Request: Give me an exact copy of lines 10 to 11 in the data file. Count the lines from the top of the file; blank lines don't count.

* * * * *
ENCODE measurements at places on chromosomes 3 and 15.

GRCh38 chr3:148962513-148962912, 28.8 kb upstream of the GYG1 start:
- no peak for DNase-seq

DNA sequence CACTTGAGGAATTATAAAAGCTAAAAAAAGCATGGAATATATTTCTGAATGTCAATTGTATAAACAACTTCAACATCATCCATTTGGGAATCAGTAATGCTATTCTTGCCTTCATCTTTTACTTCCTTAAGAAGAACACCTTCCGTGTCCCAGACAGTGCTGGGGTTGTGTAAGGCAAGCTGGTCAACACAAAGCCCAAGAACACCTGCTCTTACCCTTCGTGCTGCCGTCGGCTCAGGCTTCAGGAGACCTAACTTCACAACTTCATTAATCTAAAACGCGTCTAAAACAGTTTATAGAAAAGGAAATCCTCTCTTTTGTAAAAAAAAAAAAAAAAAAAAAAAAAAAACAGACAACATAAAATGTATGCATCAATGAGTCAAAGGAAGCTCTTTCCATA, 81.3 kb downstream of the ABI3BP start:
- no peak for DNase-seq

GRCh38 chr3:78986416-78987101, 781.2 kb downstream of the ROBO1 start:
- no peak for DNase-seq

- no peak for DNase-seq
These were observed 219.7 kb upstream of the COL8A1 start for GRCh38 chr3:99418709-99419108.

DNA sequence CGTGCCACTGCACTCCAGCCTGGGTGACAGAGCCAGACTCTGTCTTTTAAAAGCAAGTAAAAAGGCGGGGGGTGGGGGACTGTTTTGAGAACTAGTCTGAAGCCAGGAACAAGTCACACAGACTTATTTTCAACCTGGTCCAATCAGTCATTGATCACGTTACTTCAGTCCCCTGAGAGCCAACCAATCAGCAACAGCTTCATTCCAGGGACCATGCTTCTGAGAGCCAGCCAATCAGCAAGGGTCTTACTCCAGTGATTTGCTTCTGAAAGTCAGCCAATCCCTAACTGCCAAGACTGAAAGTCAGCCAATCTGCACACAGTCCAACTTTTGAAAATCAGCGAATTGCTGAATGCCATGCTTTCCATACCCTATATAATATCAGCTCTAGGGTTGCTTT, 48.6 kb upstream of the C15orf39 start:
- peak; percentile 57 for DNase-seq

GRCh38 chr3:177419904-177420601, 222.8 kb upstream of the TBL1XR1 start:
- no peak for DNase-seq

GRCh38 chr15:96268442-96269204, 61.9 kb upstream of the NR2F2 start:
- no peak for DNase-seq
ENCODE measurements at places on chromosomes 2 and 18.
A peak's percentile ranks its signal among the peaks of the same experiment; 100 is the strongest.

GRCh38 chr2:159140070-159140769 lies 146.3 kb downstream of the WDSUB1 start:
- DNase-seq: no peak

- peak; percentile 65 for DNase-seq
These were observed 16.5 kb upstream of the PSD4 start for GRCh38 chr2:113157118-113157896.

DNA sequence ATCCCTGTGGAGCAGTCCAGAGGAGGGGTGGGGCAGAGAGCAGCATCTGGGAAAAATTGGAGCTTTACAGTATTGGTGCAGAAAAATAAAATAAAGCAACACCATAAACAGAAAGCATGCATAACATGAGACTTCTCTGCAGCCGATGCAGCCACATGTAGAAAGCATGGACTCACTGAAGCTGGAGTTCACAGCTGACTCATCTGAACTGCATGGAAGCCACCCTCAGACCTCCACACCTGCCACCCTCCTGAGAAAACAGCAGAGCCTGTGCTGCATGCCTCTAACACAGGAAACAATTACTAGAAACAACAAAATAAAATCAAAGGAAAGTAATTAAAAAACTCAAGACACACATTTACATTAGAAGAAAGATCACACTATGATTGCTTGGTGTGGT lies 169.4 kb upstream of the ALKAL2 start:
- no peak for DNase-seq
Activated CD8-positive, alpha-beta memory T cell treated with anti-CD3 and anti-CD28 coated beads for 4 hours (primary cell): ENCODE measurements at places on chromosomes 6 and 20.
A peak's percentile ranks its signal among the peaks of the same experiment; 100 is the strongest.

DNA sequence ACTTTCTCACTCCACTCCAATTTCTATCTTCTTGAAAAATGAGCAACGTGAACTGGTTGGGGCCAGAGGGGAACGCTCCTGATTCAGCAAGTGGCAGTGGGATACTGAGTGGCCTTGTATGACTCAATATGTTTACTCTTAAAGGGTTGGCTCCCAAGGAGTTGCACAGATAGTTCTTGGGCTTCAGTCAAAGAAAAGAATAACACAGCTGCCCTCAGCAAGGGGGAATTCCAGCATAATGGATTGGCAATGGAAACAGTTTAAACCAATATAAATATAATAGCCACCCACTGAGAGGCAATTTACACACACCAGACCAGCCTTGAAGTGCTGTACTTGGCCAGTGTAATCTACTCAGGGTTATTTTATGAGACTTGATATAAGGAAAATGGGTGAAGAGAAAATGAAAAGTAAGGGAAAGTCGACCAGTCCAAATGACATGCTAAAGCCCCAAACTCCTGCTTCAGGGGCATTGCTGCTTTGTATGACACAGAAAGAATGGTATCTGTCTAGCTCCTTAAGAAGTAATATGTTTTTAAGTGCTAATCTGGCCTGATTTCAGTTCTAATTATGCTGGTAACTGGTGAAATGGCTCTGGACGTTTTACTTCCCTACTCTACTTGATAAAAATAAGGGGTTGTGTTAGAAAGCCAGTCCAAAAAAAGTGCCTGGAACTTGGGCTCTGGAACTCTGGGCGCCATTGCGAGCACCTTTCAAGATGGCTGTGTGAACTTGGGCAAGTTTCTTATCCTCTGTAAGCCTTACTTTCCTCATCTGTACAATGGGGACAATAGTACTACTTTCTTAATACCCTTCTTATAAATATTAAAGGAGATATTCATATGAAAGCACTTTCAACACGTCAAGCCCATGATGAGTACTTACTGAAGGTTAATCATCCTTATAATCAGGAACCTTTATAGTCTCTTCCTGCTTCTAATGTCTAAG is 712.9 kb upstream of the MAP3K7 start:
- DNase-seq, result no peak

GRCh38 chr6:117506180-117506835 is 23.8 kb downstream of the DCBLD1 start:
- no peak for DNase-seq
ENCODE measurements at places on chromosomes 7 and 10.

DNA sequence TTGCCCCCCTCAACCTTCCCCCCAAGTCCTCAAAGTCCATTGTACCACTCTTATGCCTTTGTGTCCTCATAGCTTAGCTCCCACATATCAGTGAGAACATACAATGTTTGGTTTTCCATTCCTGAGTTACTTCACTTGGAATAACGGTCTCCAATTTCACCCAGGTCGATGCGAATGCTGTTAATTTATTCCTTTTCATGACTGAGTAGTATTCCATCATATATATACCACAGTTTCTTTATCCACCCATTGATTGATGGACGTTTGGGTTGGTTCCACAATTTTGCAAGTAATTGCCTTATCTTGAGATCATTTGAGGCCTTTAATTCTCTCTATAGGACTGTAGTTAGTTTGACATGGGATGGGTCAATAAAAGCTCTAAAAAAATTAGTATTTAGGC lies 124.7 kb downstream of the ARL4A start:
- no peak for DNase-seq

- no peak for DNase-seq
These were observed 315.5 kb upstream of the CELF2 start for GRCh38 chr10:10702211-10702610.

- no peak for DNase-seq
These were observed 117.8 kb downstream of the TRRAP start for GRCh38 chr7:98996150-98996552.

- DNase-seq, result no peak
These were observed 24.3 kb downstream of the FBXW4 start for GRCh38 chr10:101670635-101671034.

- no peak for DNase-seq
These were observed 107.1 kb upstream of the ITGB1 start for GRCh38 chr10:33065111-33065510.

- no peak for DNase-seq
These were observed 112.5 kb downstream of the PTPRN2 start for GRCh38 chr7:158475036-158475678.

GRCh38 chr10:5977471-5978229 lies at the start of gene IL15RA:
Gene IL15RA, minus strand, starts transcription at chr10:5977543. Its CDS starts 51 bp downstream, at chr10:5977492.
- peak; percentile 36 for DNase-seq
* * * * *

DNA sequence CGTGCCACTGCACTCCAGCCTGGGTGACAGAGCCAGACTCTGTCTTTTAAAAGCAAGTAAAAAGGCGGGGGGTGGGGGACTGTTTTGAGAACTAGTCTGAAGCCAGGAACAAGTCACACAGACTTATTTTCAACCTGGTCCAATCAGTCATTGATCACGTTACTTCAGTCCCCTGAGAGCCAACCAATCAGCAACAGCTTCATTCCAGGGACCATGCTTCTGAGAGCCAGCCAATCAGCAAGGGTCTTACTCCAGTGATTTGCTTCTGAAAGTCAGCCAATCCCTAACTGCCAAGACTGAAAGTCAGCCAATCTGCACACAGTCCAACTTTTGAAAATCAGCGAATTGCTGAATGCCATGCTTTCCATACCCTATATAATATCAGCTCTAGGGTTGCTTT, 48.6 kb upstream of the C15orf39 start:
- peak; percentile 57 for DNase-seq